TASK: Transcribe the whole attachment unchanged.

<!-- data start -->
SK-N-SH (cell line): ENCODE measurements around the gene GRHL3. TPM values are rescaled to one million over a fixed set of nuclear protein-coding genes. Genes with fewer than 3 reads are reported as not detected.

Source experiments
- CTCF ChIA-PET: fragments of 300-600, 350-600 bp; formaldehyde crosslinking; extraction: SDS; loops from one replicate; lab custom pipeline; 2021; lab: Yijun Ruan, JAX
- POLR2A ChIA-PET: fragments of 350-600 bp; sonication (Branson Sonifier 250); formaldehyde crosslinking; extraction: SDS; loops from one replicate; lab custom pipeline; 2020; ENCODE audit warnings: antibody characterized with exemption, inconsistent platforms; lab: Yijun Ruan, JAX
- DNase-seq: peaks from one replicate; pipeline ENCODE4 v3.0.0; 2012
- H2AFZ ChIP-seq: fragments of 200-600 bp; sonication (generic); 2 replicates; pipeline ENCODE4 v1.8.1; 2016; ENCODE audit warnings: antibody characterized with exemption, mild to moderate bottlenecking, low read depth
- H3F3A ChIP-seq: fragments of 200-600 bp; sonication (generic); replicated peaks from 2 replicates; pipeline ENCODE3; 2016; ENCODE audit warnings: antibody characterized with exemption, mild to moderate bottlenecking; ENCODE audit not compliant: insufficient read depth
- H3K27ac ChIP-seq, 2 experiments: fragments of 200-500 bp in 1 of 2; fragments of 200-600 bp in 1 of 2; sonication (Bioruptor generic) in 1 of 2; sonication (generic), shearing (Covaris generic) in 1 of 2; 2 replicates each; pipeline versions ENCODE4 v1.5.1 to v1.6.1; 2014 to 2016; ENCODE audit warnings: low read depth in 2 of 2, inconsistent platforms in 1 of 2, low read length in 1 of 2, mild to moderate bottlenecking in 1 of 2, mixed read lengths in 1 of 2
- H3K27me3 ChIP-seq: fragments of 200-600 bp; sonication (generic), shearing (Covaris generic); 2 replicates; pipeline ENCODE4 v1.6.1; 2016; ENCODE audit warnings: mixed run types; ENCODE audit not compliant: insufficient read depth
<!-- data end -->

SK-N-SH (cell line): ENCODE measurements around the gene GRHL3. TPM values are rescaled to one million over a fixed set of nuclear protein-coding genes. Genes with fewer than 3 reads are reported as not detected.

Source experiments
- CTCF ChIA-PET: fragments of 300-600, 350-600 bp; formaldehyde crosslinking; extraction: SDS; loops from one replicate; lab custom pipeline; 2021; lab: Yijun Ruan, JAX
- POLR2A ChIA-PET: fragments of 350-600 bp; sonication (Branson Sonifier 250); formaldehyde crosslinking; extraction: SDS; loops from one replicate; lab custom pipeline; 2020; ENCODE audit warnings: antibody characterized with exemption, inconsistent platforms; lab: Yijun Ruan, JAX
- DNase-seq: peaks from one replicate; pipeline ENCODE4 v3.0.0; 2012
- H2AFZ ChIP-seq: fragments of 200-600 bp; sonication (generic); 2 replicates; pipeline ENCODE4 v1.8.1; 2016; ENCODE audit warnings: antibody characterized with exemption, mild to moderate bottlenecking, low read depth
- H3F3A ChIP-seq: fragments of 200-600 bp; sonication (generic); replicated peaks from 2 replicates; pipeline ENCODE3; 2016; ENCODE audit warnings: antibody characterized with exemption, mild to moderate bottlenecking; ENCODE audit not compliant: insufficient read depth
- H3K27ac ChIP-seq, 2 experiments: fragments of 200-500 bp in 1 of 2; fragments of 200-600 bp in 1 of 2; sonication (Bioruptor generic) in 1 of 2; sonication (generic), shearing (Covaris generic) in 1 of 2; 2 replicates each; pipeline versions ENCODE4 v1.5.1 to v1.6.1; 2014 to 2016; ENCODE audit warnings: low read depth in 2 of 2, inconsistent platforms in 1 of 2, low read length in 1 of 2, mild to moderate bottlenecking in 1 of 2, mixed read lengths in 1 of 2
- H3K27me3 ChIP-seq: fragments of 200-600 bp; sonication (generic), shearing (Covaris generic); 2 replicates; pipeline ENCODE4 v1.6.1; 2016; ENCODE audit warnings: mixed run types; ENCODE audit not compliant: insufficient read depth